Systemic lupus erythematosus (SLE, or, more commonly “lupus”) is a condition in which your immune system begins attacking different areas of your body.
Lupus nephritis is one of the most serious complications of lupus. It occurs when SLE causes your immune system to attack your kidneys—specifically, the parts of the kidney that filter the blood for waste products.
The kidneys play a vital part in your body’s functioning. They remove waste from your blood. If they are damaged, you can become very ill. People with damaged kidneys might have to get regular dialysis. This is a procedure in which blood is cleaned by a filtration machine. These people may even need a kidney transplant.
Research suggests that about half of those with SLE suffer from lupus nephritis (Dooley, 2007).
Lupus nephritis symptoms are similar to those of other kidney diseases. They include:
- dark urine
- blood in urine
- foamy, frothy urine
- having to urinate often at night
- puffy feet, ankles, and legs that gets progressively worse as the day goes along
- gaining weight
- high blood pressure
One of the first signs of lupus nephritis is blood in your urine or extremely foamy urine. In addition, high blood pressure and swelling in your feet might indicate lupus nephritis.
Tests that will help your doctor make a diagnosis include:
Your doctor will look for elevated levels of waste products, such as creatinine and urea. Normally these products are filtered out by the kidneys.
24-Hour Urine Collection
This test measures the kidney’s ability selectively to filter wastes. It determines how much protein appears in urine over 24 hours.
Urine tests measure kidney function. They identify levels of:
- red blood cells
- white blood cells
Iothalamate Clearance Testing
This test uses a contrast dye to see if your kidneys are filtering properly.
Radioactive iothalamate is injected into your blood. Then doctors test how quickly it is excreted in your urine. They may also directly test how quickly it leaves your blood. This is considered to be the most accurate test of kidney filtration speed.
Biopsies are the most accurate way to diagnose kidney disease. Your doctor will insert a long needle through the stomach and into your kidney. It will take a sample of kidney tissue. That sample is analyzed for signs of damage.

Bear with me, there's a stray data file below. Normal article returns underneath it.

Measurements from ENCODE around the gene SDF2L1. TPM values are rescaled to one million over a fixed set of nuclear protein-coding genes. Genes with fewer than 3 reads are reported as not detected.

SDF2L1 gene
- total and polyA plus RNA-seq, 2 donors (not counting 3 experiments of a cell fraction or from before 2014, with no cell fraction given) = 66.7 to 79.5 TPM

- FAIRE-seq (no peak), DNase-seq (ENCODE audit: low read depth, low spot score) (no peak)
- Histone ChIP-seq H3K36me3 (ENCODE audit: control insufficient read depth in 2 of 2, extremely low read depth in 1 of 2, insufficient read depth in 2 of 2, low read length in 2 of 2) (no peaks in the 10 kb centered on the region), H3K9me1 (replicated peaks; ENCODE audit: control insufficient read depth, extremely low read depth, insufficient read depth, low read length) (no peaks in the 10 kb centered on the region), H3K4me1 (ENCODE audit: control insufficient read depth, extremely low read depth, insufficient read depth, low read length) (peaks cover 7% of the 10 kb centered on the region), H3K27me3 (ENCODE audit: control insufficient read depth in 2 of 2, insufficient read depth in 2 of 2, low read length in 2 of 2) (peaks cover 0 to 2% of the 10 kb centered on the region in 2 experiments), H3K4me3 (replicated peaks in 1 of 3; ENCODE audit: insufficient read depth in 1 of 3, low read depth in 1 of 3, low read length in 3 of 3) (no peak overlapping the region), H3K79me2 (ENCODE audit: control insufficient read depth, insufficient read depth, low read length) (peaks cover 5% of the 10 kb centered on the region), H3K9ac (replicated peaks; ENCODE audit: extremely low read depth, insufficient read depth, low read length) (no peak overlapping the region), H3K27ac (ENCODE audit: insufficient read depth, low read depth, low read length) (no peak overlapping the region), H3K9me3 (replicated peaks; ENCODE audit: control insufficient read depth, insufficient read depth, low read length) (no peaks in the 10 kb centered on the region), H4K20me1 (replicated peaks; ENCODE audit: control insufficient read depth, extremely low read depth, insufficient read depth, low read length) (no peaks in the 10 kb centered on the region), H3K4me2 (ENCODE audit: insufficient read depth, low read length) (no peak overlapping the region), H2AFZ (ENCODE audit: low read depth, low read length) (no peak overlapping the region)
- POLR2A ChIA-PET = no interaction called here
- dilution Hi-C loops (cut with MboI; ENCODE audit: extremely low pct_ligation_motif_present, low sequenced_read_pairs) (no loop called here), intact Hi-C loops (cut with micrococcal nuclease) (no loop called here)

Ultrasounds use sound waves to create a detailed image of the kidney. Your doctor will look for anything abnormal in the size and shape of the kidney.
After diagnosis, your doctor will want to determine the severity of your kidney damage. The World Health Organization (WHO) developed a system to classify the six different stages of lupus nephritis (Weening, et al., 2004):
- Stage 1: no evidence of lupus nephritis
- Stage 2: mildest form, easily treated with corticosteroids
- Stage 3: earliest stage of advanced lupus. Treatment requires high amounts of corticosteroids. The outlook remains favorable.
- Stage 4: advanced stage of lupus. There is the risk of kidney failure. Patients require high amounts of corticosteroids and immune suppression medications.
- Stage 5: excessive protein loss and swelling. Doctors will treat with high amounts of corticosteroids. Doctors may or may not give immune-suppressing drugs.
There is no cure for lupus nephritis. The goal of treatment is to keep the problem from getting worse. Stopping kidney damage early can prevent the need for a kidney transplant.
Treatment can also provide relief from lupus symptoms.
Common treatments include:
- minimizing intake of protein and salt
- taking blood pressure medication
- using steroids to reduce swelling and inflammation
- taking immune-suppression medicines like prednisone to reduce immune system damage to the kidneys
Extensive kidney damage may require additional treatment.
The most serious complication associated with lupus nephritis is kidney failure. People with kidney failure will need either dialysis or a transplant.
Dialysis is usually the first choice for treatment, but it will not work indefinitely. Most dialysis patients will eventually need a transplant. However, it may take months or years before a transplant becomes available.
The outlook for people with lupus nephritis varies. Most people see only intermittent symptoms. Their kidney damage may be noticed only during urine tests.
However, some people do have more serious nephritis symptoms. It is these people who are at increased risk for loss of kidney function. Treatments can be used to slow the course of nephritis. Unfortunately, they are not always successful.